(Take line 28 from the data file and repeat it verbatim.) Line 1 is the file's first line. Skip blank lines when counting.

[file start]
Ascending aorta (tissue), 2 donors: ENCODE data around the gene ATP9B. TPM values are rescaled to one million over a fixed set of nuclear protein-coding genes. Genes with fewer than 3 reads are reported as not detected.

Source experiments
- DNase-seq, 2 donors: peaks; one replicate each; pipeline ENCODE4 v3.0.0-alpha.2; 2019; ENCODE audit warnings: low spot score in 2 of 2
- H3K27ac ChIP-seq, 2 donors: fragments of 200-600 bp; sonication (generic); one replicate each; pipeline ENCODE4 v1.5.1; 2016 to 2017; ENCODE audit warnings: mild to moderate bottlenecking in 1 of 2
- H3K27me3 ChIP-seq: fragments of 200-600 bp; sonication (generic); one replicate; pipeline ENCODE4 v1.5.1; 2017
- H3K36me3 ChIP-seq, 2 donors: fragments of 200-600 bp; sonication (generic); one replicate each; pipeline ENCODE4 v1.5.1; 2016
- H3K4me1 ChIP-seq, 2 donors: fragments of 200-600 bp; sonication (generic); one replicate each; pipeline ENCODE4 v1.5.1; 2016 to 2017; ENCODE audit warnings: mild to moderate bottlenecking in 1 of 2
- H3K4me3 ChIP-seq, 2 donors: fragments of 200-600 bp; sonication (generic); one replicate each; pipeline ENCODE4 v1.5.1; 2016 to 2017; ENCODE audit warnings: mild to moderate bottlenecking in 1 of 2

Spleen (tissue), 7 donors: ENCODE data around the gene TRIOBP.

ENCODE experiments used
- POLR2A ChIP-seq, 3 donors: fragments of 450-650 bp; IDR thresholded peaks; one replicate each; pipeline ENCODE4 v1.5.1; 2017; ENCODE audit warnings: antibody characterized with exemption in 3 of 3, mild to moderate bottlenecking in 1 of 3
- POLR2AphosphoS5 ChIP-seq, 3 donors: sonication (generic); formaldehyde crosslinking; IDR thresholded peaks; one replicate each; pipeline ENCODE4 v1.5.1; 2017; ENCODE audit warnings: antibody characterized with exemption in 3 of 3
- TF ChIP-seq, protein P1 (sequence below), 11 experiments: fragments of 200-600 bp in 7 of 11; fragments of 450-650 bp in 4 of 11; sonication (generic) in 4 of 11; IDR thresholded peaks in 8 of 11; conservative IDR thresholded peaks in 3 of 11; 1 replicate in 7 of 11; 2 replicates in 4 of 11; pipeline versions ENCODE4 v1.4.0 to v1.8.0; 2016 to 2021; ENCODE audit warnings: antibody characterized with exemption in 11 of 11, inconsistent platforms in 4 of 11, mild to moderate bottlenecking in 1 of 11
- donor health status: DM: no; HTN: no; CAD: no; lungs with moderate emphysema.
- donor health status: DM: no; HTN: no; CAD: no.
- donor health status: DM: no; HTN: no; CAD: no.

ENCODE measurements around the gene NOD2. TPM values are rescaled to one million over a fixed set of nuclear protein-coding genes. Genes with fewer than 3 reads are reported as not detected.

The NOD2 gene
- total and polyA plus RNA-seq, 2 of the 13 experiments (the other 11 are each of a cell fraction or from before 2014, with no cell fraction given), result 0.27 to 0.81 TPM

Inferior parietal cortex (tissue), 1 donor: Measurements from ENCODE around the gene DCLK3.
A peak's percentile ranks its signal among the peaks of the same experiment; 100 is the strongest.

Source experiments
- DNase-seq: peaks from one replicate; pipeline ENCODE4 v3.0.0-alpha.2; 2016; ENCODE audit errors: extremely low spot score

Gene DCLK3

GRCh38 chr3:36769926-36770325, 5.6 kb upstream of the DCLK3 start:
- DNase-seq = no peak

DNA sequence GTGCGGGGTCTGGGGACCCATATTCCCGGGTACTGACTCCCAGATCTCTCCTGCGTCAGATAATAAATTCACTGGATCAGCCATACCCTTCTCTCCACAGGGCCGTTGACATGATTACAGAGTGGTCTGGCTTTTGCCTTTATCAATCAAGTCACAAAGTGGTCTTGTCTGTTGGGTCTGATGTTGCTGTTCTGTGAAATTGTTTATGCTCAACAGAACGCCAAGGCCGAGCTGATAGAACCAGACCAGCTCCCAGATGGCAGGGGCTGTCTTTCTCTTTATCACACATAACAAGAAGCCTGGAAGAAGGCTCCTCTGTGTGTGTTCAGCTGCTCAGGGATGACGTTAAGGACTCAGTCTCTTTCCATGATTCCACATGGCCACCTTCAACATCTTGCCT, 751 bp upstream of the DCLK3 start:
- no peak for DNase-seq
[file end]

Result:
- no peak for DNase-seq